Ride Concepts Tallac Clip Review
Cons: Heavy, no ankle protection
Manufacturer: Ride Concepts
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Ride Concepts Tallac Clip
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|$149.99 at Amazon|
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|$120.00 at Backcountry|
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|$130 List||$62.97 at Amazon|
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|Pros||Durable construction, comfortable, great traction and walkability||Lightweight, reasonable price, good power transfer, comfortable||Versatile, robust construction, easy adjustment, casual style||Lightweight, reasonable price, casual style, great blend of pedaling stiffness and walkability||Inexpensive, comfortable, great off the bike|
|Cons||Heavy, no ankle protection||Minimal foot protection, not great for walking, smaller cleat adjustment range||Single boa closure, limited traction in wet conditions||Roomy fit in the forefoot, not the best lateral stability||Minimal protection, limited cleat adjustment, below average power transfer|
|Bottom Line||A beefy and rugged shoe that should stand up to multiple seasons of abuse||A quality shoe that offers high-end cross-country performance at a reasonable price||This shoe has the versatility, performance, and style to be a reliable daily driver for any rider, and it won't break the bank||An affordable, lightweight, casual-looking trail riding shoe with good power transfer and off the bike walkability||A well-rounded, budget-friendly option that's just as comfortable off the bike as it is on|
|Rating Categories||Ride Concepts Talla...||Scott MTB Team Boa||Pearl Izumi X-Alp L...||Specialized 2FO Roo...||Giro Gauge|
|Power Transfer (20%)|
|Traction Walkability (25%)|
|Specs||Ride Concepts Talla...||Scott MTB Team Boa||Pearl Izumi X-Alp L...||Specialized 2FO Roo...||Giro Gauge|
|Closure||Laces plus velcro strap||Boa iP-1 dial, plus velcro strap||L6 Boa||Laces||Laces|
|Measured Weight (per shoe)||539 grams||359 grams||436 grams||375 grams||452 grams|
|Upper Material||Bonded Cordura mech with TPU toe and heel protection||Synthetic Polyurethane, 3D Airmesh||Recycled Cordura fabric||Synthetic Leather and Textile||Synchwire on-piece composite|
|Footbed||D30 High Impact Insole||ErgoLogic||Pearl Izumi Insole||Specialized Body Geometry||Die-cut EVA|
|Midsole||RC Powerdrive Nylon Shank||Nylon/Glass Fiber Composite||Composite shank||Stiff Lollipop nylon composite plate||Injected nylon shank|
|Outsole||Clip Grip||StickiRubber||Vibra, ECOSTEP||SlipNot FG||Rubber outsole|
Our Analysis and Test Results
Since the company's inception in 2018, Ride Concepts has focused their product line mainly on gravity-oriented shoes for downhill and enduro riding. Their shoes typically lean heavily towards protection and durability rather than light weight and walkabilty. The Tallac Clip represents an expansion of their product line into new territory while staying true to their character by striking a fine balance between beefy, well-constructed protection and all-day comfort and walkability. As a result, the Tallac Clip feels right at home both smashing through rock gardens at max speed and pedaling for hours on end.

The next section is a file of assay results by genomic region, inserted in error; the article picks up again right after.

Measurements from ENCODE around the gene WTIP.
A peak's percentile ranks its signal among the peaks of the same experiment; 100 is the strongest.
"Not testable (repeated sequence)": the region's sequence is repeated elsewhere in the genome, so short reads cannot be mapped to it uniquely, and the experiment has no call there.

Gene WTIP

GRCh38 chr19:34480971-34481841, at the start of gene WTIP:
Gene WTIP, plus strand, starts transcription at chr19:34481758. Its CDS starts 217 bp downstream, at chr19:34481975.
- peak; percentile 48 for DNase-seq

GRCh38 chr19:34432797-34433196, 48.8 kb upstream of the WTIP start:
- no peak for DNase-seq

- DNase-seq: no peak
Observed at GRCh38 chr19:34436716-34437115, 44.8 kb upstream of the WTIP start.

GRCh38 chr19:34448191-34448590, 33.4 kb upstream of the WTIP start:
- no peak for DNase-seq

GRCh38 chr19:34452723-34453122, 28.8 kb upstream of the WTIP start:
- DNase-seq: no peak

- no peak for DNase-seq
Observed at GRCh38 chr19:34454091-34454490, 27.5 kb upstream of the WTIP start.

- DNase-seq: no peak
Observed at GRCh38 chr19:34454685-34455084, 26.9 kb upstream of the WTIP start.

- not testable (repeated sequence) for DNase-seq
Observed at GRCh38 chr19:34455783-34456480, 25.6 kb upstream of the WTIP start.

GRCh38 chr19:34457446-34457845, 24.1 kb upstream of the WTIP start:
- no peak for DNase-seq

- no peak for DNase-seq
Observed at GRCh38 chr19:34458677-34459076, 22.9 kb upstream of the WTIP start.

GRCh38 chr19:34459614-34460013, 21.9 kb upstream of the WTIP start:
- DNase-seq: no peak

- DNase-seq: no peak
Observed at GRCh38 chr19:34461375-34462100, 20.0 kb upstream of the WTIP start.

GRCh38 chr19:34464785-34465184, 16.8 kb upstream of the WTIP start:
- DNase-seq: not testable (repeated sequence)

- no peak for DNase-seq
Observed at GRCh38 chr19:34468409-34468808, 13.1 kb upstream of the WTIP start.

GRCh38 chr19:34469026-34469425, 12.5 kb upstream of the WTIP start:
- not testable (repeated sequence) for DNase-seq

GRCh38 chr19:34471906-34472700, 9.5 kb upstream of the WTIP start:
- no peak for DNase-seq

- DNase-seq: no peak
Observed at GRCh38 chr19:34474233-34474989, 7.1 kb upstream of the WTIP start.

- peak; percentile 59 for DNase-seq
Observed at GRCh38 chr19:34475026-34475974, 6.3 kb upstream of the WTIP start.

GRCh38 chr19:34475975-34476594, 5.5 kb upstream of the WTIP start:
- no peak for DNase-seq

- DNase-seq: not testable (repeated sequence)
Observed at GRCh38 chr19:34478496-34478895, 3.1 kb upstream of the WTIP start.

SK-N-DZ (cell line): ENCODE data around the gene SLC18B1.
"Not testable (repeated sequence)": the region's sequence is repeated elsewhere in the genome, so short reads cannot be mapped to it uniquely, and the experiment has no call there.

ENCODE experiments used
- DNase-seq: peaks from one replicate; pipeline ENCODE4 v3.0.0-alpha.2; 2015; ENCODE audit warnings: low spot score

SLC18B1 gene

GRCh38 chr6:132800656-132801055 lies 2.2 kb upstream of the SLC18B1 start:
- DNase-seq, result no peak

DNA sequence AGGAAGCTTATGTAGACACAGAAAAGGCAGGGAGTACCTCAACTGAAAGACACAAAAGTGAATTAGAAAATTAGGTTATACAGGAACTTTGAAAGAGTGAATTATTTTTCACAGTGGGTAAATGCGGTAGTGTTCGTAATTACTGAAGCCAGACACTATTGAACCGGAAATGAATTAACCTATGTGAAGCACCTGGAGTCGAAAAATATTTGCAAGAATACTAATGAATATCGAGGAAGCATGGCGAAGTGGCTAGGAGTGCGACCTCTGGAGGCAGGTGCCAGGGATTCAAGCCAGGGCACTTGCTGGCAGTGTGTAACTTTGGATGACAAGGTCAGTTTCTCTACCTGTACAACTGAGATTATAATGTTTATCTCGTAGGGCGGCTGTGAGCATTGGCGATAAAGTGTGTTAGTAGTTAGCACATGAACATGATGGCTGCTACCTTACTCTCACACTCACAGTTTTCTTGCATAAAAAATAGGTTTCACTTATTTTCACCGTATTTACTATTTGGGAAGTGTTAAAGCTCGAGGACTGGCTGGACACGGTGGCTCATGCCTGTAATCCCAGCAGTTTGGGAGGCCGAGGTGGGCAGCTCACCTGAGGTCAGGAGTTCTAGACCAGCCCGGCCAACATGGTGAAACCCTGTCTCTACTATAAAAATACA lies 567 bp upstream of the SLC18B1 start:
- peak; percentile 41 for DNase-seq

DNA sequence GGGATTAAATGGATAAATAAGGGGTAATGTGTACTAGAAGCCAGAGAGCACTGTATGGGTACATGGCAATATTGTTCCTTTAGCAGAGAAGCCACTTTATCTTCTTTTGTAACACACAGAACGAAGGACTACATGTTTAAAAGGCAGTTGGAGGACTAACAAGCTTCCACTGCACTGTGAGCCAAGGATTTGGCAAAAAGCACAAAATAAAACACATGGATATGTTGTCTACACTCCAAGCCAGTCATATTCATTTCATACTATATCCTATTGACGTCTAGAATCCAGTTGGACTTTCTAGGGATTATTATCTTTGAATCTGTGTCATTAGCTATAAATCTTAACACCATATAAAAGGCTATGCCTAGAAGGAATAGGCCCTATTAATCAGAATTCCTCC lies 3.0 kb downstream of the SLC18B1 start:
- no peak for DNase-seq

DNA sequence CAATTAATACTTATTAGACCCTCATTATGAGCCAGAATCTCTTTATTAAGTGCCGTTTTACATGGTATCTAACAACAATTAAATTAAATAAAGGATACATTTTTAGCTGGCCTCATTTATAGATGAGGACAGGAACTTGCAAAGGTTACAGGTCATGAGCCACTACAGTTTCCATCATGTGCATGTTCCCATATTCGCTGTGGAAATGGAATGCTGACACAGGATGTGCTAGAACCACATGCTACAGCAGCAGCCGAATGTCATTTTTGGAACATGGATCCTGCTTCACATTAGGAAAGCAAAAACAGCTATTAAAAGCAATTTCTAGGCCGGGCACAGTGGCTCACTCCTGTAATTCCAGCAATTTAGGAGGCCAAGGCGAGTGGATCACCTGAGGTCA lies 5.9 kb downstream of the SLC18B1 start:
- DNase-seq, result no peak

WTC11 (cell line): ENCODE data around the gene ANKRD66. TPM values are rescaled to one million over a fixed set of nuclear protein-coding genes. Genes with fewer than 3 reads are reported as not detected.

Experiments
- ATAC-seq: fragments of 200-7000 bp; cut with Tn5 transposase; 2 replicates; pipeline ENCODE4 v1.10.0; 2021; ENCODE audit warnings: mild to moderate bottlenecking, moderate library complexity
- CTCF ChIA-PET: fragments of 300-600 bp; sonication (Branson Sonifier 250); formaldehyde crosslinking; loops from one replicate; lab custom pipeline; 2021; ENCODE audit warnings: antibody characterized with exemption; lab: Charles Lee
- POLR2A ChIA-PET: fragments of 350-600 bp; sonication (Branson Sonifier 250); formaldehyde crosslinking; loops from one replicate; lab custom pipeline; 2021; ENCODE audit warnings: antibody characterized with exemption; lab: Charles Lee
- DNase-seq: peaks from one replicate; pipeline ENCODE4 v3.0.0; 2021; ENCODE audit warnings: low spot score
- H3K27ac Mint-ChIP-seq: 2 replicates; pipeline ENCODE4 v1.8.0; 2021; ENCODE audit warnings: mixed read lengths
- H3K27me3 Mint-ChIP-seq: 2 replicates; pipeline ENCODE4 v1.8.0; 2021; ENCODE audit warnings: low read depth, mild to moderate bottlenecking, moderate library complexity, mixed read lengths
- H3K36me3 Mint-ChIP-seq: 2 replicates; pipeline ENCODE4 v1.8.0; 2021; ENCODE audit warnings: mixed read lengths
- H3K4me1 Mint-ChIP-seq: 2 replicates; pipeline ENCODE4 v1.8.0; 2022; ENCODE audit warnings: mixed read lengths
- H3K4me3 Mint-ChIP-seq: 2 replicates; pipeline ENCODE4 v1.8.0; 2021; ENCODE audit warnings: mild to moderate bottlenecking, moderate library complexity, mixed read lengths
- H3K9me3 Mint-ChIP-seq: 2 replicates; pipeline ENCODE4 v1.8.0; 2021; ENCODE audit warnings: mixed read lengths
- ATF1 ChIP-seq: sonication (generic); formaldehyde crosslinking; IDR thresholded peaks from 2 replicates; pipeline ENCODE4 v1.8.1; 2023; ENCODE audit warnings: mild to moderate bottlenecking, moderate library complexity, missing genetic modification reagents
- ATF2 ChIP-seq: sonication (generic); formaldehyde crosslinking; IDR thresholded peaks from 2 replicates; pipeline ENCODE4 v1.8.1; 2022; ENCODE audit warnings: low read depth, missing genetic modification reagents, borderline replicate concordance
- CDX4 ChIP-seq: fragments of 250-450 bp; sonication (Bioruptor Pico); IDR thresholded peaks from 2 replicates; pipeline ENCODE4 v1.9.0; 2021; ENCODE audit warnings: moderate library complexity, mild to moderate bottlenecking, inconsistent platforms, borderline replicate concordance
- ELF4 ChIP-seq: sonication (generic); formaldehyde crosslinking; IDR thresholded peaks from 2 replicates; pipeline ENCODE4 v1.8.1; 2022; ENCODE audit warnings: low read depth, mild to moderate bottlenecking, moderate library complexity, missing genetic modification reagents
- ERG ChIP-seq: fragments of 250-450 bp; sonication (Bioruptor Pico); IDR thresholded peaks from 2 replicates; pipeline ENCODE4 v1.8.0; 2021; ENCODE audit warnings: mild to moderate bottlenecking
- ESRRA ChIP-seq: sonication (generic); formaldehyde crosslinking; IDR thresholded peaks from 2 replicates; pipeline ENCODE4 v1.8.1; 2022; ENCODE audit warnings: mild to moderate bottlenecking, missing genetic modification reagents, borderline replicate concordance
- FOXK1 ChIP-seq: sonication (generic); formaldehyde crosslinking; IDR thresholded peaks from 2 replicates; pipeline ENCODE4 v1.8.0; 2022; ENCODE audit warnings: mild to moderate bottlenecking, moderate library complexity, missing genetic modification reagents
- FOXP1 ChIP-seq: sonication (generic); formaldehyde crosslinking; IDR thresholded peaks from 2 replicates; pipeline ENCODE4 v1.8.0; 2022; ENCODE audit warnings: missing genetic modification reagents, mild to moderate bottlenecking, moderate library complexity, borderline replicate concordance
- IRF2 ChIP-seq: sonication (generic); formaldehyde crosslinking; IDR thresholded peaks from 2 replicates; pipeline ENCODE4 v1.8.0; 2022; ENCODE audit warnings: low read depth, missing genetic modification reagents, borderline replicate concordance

Most adventure-oriented shoes compromise on stiffness in the name of improving walkability and comfort for all-day epics, but the Tallac Clip surprised us with a reasonably snappy feel on the pedals. It is by no means as stiff and efficient as a top-of-the-line cross-country shoe, but when compared against other trail and enduro models, it's right up there with the best in the test. A nylon shank in the midsole provides a sturdy pedaling platform that you can reliably stand and crank on without any noticeable front-to-back or lateral flex over the pedal. The lack of flex not only makes this shoe efficient, it means that your foot won't fatigue and cramp over the course of a long day in the saddle. When it comes time to really lay down the power and sprint you can feel a little bit of mushyness at the pedal-shoe interface, but this is expected with almost any trail or all-mountain shoe.
Given its list of gravity-oriented features, we were pleasantly surprised by the Tallac Clip's efficiency. The insole features D30 protective padding, the midsole is constructed with EVA, and the outsole wraps the whole thing with a thick layer of heavily lugged rubber. As a result, the shoe does a great job of absorbing chatter and reducing fatigue on the way down the trail and baffles us with its stiffness and efficiency on the way up.
All of the performance in the world is meaningless if you can't stand wearing the shoes for more than an hour at a time, so we made sure to get as many hours of ride time in while testing the Tallac Clip as possible. After a month of testing and countless hours pedaling and tromping through the forest, we found virtually nothing to complain about with this model. Heavy cushioning around the heel, ankle, and tongue along with gussets on either side of the tongue provides a secure, cloudlike fit. The traditional lace closure system allows you to dial in the fit, and the hook-and-loop strap helps to lock your foot in place.
The combination of the EVA midsole, the D30 padding, and the Cordura upper do a lot of the heavy lifting that keeps this shoe comfortable all day long. The padding helps by providing a little bit of extra cushion that allows the shoe to conform to your foot with a tight fit, and the midsole soaks up trail chatter and impacts that fatigue your foot over time. The Cordura upper breathes well enough that our feet never overheated and developed hot spots on longer, warmer rides. The heavy-duty construction means that these are far from the best-ventilated shoes we tested, but the Cordura means that they are far cooler than gravity-specific shoes like the Ride Concepts Transition for example.